Feet on the Ground

Many paths lie ahead
You ask, which one to take
At your heart’s leading
One step, you make

Feels right
Feels wrong
Feels good, or bad
The road, for sure —
Almost never certain

Obstacles along the way
Hurdles that make you stumble
Mountains so insurmountable
Landmines of life —
Pain, discouragement, despair

Stand firm
Two feet on the ground
Look upwards…then inwards
There is hope, strength — and
The ground
Still beneath your feet

Steady your spirit
And step again, forward
Because you can
When your feet
Are firmly on the ground.

One-Liner Wednesday — A Quote from a Great Statesman

Recently my blog has been getting views from neighboring country, Singapore, so for this week’s One-Liner Wednesday I decided to reproduce a quote by Minister Mentor of Singapore, the amazing Mr. Lee Kuan Yew:

“It struck me as manifestly fair that everybody in this world should be given an equal chance in life, that in a just and well-ordered society there should not be a great disparity of wealth between persons because of their position or status, or that of their parents.” – as written in his memoirs The Singapore Story

This post is part of LindaGHill’s One-Liner Wednesday:

Five Things that Made Me Smile Today

I have barely recovered from the chronic cough and cold I caught while in New Zealand, so resuming work today and having these things make me smile definitely made my day much more bearable:

1. Seeing my colleagues again and catching up with them amidst the cough puncturing my sentences
2. Hearing some good news about a program I initiated not long ago with another colleague
3. Listening to Malaysian jazz queen, Sheila Majid on the way to work
4. Getting random messages from a guy I recently met wishing me speedy recovery and lovely weekend and all that jazz. Men can be very sweet – when they want to 🙂 ha!
5. The long weekend ahead thanks to the Eid Mubarak celebration

What about you – what made you smile today?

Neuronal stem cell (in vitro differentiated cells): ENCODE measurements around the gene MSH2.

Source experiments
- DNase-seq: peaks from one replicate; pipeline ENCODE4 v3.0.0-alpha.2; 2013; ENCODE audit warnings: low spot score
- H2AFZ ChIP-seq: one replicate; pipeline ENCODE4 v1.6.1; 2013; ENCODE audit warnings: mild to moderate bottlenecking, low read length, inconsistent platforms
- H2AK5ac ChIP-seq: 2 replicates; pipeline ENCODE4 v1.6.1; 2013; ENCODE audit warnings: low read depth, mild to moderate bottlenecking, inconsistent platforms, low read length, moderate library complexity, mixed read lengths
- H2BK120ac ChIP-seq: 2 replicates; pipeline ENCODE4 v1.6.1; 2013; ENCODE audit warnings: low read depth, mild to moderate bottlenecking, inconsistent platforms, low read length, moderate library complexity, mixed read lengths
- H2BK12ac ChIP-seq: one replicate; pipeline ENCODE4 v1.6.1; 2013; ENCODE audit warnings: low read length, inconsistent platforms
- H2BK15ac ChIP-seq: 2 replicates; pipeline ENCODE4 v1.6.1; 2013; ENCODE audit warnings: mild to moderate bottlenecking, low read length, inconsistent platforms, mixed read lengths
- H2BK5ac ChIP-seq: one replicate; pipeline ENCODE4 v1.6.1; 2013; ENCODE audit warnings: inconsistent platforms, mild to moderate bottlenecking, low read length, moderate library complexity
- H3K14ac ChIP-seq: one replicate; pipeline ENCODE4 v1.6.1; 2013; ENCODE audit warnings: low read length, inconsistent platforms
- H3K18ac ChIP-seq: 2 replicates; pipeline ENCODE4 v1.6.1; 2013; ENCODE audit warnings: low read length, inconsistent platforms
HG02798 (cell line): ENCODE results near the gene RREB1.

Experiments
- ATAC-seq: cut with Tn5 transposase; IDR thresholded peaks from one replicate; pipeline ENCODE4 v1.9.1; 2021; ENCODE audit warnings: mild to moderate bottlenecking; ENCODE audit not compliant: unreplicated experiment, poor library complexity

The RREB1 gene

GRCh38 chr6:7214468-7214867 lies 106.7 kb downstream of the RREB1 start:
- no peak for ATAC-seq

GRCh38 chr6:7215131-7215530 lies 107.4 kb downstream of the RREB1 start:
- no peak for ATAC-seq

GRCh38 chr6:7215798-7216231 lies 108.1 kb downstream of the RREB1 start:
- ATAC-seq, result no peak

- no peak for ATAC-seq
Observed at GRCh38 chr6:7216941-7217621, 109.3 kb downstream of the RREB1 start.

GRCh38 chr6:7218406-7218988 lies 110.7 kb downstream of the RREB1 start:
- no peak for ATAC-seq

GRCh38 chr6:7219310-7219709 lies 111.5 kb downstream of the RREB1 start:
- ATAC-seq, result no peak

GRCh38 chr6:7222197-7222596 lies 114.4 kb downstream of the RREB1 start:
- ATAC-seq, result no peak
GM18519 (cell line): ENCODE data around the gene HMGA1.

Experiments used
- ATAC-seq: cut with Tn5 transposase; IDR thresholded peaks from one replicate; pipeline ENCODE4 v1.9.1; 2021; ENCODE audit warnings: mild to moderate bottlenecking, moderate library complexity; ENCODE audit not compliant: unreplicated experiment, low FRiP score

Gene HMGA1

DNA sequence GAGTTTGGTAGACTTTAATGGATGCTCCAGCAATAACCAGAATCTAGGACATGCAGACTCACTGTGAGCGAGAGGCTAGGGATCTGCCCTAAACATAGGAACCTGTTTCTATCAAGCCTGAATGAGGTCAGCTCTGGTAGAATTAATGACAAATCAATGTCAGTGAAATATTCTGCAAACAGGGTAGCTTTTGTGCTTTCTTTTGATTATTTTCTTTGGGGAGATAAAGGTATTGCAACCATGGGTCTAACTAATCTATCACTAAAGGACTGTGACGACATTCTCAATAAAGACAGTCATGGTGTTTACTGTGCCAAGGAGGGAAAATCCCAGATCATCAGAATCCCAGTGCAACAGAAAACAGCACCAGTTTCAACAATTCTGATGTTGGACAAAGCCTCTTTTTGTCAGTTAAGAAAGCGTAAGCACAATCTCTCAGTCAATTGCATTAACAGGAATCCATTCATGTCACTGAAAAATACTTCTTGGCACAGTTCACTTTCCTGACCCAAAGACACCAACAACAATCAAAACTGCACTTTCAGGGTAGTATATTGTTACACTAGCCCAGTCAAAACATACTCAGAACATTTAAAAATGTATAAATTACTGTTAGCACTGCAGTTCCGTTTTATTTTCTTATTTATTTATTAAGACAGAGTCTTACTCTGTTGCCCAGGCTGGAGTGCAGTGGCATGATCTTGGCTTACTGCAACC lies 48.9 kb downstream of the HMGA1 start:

This post is part of SoCS:

The Paradox of Travel

When we travel, we venture out and yet we find ourselves peering inside our hearts, minds and souls. We see new things, and at the same time these new things cause us to see old things in new ways. Surrounded by the unfamiliar, the familiar crystallizes in contrast and miles and miles away from our comfort zones, some things begin to hit home.

Before the journey we yearn for the getaway and think that if it doesn’t happen soon enough we will go crazy because familiarity has become so suffocating…but soon into the trip we find ourselves missing the comforts of home, our roots.

When we travel, we look forward to experiencing things that we have not experienced before. We search for novelty, but at the end of it the journey reinforces how alike all humans are. Different forms maybe, but similar substance. We may have different ways of doing things and different histories – but on deeper examination the motivation that drove us to do what we do and did are the same.

Travel costs money, quite a lot of it! But when taken as a journey into ourselves, the result is often a wiser, worldlier, more self-assured individual with more to sow and therefore, reap.

So here’s the paradox of travel: that I venture a thousand miles…only to find myself closer to what is already the closest to me. For I travel not to run away, but to get closer to my heart and home.